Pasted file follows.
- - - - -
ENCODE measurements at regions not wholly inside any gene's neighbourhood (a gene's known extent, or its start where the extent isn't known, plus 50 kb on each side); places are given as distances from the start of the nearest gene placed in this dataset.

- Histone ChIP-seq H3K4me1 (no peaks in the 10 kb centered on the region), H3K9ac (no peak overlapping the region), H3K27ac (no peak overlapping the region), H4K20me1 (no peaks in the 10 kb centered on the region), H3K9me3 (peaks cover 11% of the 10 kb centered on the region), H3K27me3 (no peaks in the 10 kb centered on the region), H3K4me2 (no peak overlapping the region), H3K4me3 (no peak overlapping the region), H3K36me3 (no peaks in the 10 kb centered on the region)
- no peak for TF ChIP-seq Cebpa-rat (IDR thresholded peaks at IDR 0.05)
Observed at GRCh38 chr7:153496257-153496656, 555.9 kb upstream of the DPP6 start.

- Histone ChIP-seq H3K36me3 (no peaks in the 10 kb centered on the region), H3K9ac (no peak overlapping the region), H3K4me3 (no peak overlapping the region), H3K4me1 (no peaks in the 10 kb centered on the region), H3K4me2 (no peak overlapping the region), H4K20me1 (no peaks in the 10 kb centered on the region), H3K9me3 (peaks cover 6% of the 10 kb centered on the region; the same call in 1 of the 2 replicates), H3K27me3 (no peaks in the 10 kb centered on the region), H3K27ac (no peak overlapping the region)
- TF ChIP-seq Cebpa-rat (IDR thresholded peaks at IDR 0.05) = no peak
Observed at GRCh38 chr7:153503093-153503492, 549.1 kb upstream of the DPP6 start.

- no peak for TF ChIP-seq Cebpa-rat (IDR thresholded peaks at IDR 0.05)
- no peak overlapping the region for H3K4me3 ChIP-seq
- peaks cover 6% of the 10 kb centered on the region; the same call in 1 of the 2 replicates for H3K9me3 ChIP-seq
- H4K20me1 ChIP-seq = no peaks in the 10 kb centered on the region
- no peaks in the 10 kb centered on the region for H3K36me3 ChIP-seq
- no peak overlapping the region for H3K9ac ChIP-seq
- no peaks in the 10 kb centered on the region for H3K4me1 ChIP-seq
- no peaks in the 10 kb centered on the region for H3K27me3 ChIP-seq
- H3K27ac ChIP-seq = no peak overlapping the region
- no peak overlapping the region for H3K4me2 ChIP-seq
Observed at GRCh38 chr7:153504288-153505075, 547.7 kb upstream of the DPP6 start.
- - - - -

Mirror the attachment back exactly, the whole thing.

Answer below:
ENCODE measurements at regions not wholly inside any gene's neighbourhood (a gene's known extent, or its start where the extent isn't known, plus 50 kb on each side); places are given as distances from the start of the nearest gene placed in this dataset.

- Histone ChIP-seq H3K4me1 (no peaks in the 10 kb centered on the region), H3K9ac (no peak overlapping the region), H3K27ac (no peak overlapping the region), H4K20me1 (no peaks in the 10 kb centered on the region), H3K9me3 (peaks cover 11% of the 10 kb centered on the region), H3K27me3 (no peaks in the 10 kb centered on the region), H3K4me2 (no peak overlapping the region), H3K4me3 (no peak overlapping the region), H3K36me3 (no peaks in the 10 kb centered on the region)
- no peak for TF ChIP-seq Cebpa-rat (IDR thresholded peaks at IDR 0.05)
Observed at GRCh38 chr7:153496257-153496656, 555.9 kb upstream of the DPP6 start.

- Histone ChIP-seq H3K36me3 (no peaks in the 10 kb centered on the region), H3K9ac (no peak overlapping the region), H3K4me3 (no peak overlapping the region), H3K4me1 (no peaks in the 10 kb centered on the region), H3K4me2 (no peak overlapping the region), H4K20me1 (no peaks in the 10 kb centered on the region), H3K9me3 (peaks cover 6% of the 10 kb centered on the region; the same call in 1 of the 2 replicates), H3K27me3 (no peaks in the 10 kb centered on the region), H3K27ac (no peak overlapping the region)
- TF ChIP-seq Cebpa-rat (IDR thresholded peaks at IDR 0.05) = no peak
Observed at GRCh38 chr7:153503093-153503492, 549.1 kb upstream of the DPP6 start.

- no peak for TF ChIP-seq Cebpa-rat (IDR thresholded peaks at IDR 0.05)
- no peak overlapping the region for H3K4me3 ChIP-seq
- peaks cover 6% of the 10 kb centered on the region; the same call in 1 of the 2 replicates for H3K9me3 ChIP-seq
- H4K20me1 ChIP-seq = no peaks in the 10 kb centered on the region
- no peaks in the 10 kb centered on the region for H3K36me3 ChIP-seq
- no peak overlapping the region for H3K9ac ChIP-seq
- no peaks in the 10 kb centered on the region for H3K4me1 ChIP-seq
- no peaks in the 10 kb centered on the region for H3K27me3 ChIP-seq
- H3K27ac ChIP-seq = no peak overlapping the region
- no peak overlapping the region for H3K4me2 ChIP-seq
Observed at GRCh38 chr7:153504288-153505075, 547.7 kb upstream of the DPP6 start.